PubMed   |  Link to Article
Chlebowski RT, Anderson GL, Gass M,  et al.  Estrogen plus progestin and breast cancer incidence and mortality in postmenopausal women.  JAMA. 2010;304(15):1684-1692
PubMed   |  Link to Article
Greendale GA, Espeland M, Slone S,  et al.  Bone mass response to discontinuation of long-term hormone replacement therapy.  Arch Intern Med. 2002;162(6):665-672
PubMed   |  Link to Article
Yates J, Barrett-Connor E, Barlas S,  et al.  Rapid loss of hip fracture protection after estrogen cessation: evidence from the National Osteoporosis Risk Assessment.  Obstet Gynecol. 2004;103(3):440-446
PubMed   |  Link to Article
Cauley JA, Seeley DG, Ensrud K,  et al.  Estrogen replacement therapy and fractures in older women.  Ann Intern Med. 1995;122(1):9-16
PubMed   |  Link to Article
Banks E, Beral V, Reeves G,  et al.  Fracture incidence in relation to the pattern of use of hormone therapy in postmenopausal women.  JAMA. 2004;291(18):2212-2220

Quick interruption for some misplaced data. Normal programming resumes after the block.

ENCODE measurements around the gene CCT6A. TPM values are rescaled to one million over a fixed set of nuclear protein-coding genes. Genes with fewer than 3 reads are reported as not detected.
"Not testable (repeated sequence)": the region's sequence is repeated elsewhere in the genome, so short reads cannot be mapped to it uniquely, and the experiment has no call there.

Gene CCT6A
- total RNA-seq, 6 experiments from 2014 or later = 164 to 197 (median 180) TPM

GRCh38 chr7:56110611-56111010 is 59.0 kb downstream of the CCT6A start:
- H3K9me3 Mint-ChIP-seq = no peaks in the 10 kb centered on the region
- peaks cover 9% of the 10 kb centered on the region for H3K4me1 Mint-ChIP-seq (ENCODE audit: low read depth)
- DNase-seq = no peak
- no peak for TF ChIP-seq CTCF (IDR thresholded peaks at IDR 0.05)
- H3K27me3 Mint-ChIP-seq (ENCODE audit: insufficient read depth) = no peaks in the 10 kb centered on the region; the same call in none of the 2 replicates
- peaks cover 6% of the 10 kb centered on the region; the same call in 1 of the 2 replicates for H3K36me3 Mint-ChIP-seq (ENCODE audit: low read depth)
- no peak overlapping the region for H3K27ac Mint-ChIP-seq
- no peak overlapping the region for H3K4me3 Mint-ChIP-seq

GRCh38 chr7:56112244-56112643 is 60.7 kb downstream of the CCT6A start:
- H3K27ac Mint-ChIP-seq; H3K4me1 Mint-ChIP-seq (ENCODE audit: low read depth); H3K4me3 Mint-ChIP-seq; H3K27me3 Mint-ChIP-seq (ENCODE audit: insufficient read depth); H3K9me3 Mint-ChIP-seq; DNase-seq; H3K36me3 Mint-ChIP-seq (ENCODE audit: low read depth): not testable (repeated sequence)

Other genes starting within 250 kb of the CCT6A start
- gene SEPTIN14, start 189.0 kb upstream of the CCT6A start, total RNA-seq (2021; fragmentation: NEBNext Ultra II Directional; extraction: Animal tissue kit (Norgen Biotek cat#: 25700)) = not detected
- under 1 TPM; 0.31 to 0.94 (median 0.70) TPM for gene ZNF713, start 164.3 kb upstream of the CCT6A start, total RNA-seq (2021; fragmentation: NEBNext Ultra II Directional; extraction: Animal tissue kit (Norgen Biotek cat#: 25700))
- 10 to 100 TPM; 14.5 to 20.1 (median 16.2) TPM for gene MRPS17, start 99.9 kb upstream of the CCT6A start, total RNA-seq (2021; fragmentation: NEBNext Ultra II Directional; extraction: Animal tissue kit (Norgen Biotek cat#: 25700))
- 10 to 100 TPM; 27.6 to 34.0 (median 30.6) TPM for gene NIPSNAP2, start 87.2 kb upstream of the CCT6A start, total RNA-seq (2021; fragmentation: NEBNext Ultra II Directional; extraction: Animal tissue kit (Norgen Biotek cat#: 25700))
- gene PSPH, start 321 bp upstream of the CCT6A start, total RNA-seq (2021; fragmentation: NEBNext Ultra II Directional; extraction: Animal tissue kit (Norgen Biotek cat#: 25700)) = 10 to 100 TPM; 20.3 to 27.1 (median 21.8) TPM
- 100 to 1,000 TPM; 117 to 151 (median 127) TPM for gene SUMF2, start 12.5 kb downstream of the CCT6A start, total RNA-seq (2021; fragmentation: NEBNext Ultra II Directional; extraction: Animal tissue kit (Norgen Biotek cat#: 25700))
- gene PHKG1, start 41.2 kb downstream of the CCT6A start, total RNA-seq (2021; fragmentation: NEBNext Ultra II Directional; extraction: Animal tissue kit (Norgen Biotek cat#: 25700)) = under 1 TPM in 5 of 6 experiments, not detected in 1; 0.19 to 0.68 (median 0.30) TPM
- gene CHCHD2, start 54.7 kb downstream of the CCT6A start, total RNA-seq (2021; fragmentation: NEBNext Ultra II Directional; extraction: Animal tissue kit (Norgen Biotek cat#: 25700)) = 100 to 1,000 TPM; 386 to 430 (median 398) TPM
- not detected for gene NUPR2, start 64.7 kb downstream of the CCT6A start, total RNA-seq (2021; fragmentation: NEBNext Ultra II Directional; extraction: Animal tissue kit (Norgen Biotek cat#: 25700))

PubMed   |  Link to Article
Mendelsohn ME, Karas RH. Molecular and cellular basis of cardiovascular gender differences.  Science. 2005;308(5728):1583-1587
PubMed   |  Link to Article
Manson JE, Allison MA, Rossouw JE,  et al.  Estrogen therapy and coronary-artery calcification.  N Engl J Med. 2007;356(25):2591-2602
PubMed   |  Link to Article
Mikkola TS, Clarkson TB. Estrogen replacement therapy, atherosclerosis, and vascular function.  Cardiovasc Res. 2002;53(3):605-619
PubMed   |  Link to Article
Grodstein F, Clarkson TB, Manson JE. Understanding the divergent data on postmenopausal hormone therapy.  N Engl J Med. 2003;348(7):645-650
PubMed   |  Link to Article
Manson JE, Bassuk SS. Invited commentary: hormone therapy and risk of coronary heart disease why renew the focus on the early years of menopause?  Am J Epidemiol. 2007;166(5):511-517
PubMed   |  Link to Article
Grodstein F, Manson JE, Stampfer MJ. Hormone therapy and coronary heart disease: the role of time since menopause and age at hormone initiation.  J Womens Health (Larchmt). 2006;15(1):35-44
PubMed   |  Link to Article
Hernán MA, Alonso A, Logan R,  et al.  Observational studies analyzed like randomized experiments: an application to postmenopausal hormone therapy and coronary heart disease.  Epidemiology. 2008;19(6):766-779
PubMed   |  Link to Article